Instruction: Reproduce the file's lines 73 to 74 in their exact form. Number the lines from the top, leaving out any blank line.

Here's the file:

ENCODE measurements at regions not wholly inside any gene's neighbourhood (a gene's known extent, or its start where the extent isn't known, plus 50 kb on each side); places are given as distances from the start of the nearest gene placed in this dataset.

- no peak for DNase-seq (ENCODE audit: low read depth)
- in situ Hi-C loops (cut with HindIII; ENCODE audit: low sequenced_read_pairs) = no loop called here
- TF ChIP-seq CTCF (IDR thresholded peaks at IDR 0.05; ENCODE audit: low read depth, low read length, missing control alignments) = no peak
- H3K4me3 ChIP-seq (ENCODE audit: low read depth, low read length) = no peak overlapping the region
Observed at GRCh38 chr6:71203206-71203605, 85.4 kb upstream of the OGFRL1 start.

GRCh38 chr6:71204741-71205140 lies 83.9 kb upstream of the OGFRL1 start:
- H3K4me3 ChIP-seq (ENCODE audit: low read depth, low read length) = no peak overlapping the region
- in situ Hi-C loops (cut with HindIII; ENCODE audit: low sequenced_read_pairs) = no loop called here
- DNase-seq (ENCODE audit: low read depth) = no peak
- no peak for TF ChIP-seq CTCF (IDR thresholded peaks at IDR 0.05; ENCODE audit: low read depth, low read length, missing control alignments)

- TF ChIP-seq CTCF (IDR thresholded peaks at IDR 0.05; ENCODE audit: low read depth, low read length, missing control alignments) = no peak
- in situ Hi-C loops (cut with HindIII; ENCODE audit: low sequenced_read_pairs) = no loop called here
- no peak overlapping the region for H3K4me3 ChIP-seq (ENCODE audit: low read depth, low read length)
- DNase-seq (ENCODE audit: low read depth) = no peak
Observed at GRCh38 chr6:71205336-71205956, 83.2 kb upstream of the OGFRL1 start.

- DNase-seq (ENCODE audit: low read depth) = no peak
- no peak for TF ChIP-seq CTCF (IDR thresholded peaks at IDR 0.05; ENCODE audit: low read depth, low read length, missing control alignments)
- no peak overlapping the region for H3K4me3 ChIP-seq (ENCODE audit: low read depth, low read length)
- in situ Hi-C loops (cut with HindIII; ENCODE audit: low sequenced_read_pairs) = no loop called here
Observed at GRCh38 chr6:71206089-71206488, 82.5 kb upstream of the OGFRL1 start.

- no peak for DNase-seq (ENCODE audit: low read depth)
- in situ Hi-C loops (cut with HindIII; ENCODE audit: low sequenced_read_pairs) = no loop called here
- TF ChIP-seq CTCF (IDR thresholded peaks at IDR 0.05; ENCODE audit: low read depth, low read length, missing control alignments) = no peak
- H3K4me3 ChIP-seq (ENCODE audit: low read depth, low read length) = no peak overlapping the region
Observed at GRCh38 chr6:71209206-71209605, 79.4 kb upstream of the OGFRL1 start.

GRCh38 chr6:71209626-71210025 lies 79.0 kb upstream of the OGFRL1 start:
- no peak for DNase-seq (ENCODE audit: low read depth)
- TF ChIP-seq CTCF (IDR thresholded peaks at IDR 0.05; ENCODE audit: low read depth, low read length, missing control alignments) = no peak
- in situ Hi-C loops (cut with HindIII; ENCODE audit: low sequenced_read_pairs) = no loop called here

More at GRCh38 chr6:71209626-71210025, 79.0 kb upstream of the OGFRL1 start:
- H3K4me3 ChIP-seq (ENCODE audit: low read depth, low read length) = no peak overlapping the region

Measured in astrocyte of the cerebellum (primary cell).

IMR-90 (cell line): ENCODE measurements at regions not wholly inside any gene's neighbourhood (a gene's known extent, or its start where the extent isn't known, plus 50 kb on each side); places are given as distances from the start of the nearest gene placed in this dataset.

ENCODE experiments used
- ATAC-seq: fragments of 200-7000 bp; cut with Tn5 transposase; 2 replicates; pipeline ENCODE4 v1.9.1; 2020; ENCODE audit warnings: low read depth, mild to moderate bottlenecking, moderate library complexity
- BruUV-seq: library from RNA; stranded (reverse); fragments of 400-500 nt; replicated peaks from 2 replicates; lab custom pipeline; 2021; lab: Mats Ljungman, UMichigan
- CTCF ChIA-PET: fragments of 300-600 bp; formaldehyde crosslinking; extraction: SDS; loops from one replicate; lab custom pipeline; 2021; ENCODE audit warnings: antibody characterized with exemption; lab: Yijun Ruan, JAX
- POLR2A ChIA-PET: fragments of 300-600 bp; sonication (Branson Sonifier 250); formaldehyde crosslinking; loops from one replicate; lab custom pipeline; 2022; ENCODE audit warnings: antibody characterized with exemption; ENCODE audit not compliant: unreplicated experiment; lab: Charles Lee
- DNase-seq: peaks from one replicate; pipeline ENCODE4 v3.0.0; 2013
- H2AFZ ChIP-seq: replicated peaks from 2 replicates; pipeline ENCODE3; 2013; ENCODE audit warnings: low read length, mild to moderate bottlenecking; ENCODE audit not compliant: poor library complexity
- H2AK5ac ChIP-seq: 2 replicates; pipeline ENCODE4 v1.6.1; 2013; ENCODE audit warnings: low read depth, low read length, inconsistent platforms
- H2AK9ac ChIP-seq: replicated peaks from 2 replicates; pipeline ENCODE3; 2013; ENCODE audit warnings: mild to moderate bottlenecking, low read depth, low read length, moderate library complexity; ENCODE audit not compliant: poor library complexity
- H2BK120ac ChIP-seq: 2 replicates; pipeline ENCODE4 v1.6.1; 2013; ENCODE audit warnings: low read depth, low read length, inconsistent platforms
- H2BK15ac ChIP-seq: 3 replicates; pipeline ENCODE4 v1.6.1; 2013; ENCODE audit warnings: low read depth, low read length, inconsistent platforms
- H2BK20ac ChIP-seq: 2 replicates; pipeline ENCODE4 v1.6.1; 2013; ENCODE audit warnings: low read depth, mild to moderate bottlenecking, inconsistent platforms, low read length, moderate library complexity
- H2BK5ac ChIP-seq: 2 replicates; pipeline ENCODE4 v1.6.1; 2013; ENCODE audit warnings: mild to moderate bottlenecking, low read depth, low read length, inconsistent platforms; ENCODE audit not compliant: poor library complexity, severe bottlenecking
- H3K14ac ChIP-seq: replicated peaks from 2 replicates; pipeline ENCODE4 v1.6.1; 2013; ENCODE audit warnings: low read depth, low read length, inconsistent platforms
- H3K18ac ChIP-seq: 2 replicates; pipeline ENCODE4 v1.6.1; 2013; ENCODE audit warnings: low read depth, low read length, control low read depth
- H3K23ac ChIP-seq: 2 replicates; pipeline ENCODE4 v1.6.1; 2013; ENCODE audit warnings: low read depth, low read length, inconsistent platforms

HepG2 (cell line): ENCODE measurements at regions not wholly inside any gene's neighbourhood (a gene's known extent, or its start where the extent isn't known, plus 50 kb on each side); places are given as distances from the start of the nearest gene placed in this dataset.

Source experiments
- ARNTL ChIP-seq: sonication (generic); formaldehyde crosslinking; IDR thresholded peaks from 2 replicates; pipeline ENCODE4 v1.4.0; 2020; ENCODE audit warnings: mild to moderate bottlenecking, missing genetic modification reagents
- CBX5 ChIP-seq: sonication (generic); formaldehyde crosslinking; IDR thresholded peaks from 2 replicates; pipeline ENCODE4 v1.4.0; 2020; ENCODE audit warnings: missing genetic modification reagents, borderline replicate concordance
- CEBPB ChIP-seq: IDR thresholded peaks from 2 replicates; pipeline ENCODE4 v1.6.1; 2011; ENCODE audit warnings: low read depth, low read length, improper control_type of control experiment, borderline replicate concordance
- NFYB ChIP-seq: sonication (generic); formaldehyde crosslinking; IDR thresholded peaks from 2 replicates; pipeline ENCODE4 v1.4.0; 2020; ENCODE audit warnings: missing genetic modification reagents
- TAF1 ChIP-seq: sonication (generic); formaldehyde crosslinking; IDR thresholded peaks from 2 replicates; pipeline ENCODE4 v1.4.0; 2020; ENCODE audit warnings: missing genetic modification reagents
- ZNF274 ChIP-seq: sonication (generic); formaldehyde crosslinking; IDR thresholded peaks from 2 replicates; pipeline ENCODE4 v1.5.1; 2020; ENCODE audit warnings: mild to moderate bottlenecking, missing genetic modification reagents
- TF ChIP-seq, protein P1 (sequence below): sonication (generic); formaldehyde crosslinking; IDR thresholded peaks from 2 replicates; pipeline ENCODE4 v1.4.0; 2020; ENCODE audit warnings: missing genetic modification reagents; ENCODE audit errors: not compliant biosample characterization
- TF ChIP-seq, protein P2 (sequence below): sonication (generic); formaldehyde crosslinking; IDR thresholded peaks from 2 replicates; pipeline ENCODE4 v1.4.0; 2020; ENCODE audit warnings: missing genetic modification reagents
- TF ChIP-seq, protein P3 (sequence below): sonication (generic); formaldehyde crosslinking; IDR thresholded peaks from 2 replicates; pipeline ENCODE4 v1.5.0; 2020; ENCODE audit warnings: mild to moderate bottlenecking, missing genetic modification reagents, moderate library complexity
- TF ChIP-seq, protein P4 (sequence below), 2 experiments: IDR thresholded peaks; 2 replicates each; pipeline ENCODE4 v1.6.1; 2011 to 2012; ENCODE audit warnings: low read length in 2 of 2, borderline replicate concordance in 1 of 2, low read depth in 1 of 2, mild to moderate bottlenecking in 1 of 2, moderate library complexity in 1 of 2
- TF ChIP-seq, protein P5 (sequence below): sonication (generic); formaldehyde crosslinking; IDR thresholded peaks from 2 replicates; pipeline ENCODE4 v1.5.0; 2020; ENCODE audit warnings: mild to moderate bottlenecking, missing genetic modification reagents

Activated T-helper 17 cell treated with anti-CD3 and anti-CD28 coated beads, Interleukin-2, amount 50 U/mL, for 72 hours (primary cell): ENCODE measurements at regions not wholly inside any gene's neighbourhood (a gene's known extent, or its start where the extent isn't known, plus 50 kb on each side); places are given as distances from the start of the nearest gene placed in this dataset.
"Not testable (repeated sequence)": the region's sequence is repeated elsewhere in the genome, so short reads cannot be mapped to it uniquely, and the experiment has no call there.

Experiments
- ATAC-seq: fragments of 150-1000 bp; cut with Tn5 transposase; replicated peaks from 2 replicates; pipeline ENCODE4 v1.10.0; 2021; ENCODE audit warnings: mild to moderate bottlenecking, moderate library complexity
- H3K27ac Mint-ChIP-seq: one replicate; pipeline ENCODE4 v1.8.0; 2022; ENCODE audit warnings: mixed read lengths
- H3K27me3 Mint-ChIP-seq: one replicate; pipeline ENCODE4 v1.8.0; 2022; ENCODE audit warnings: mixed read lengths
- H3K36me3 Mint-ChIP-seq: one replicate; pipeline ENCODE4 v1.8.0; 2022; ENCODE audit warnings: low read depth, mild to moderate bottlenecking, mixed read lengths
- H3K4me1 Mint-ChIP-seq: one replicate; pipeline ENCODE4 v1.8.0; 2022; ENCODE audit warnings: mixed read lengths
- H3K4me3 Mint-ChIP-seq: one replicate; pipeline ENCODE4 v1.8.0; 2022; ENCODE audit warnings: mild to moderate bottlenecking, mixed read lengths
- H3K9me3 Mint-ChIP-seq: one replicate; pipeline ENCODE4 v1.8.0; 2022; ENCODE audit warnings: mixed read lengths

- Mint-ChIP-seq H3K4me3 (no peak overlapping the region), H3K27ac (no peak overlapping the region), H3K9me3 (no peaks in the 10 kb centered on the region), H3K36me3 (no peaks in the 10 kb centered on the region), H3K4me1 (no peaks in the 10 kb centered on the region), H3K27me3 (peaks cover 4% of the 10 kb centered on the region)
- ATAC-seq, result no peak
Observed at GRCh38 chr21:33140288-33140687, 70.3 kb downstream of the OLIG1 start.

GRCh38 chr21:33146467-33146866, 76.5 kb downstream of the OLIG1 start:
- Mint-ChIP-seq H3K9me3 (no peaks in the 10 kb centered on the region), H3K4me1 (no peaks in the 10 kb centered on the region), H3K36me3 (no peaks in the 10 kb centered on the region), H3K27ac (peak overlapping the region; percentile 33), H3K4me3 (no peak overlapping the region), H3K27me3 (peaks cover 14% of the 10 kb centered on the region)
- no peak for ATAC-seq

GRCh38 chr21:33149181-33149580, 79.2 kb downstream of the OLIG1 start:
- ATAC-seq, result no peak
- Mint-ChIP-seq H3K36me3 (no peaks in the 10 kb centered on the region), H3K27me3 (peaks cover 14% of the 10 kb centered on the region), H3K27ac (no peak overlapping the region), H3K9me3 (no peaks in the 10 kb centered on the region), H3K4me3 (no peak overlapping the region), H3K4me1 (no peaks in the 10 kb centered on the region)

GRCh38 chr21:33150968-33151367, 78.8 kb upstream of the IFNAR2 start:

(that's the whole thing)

- H3K9me3 Mint-ChIP-seq: one replicate; pipeline ENCODE4 v1.8.0; 2022; ENCODE audit warnings: mixed read lengths

- Mint-ChIP-seq H3K4me3 (no peak overlapping the region), H3K27ac (no peak overlapping the region), H3K9me3 (no peaks in the 10 kb centered on the region), H3K36me3 (no peaks in the 10 kb centered on the region), H3K4me1 (no peaks in the 10 kb centered on the region), H3K27me3 (peaks cover 4% of the 10 kb centered on the region)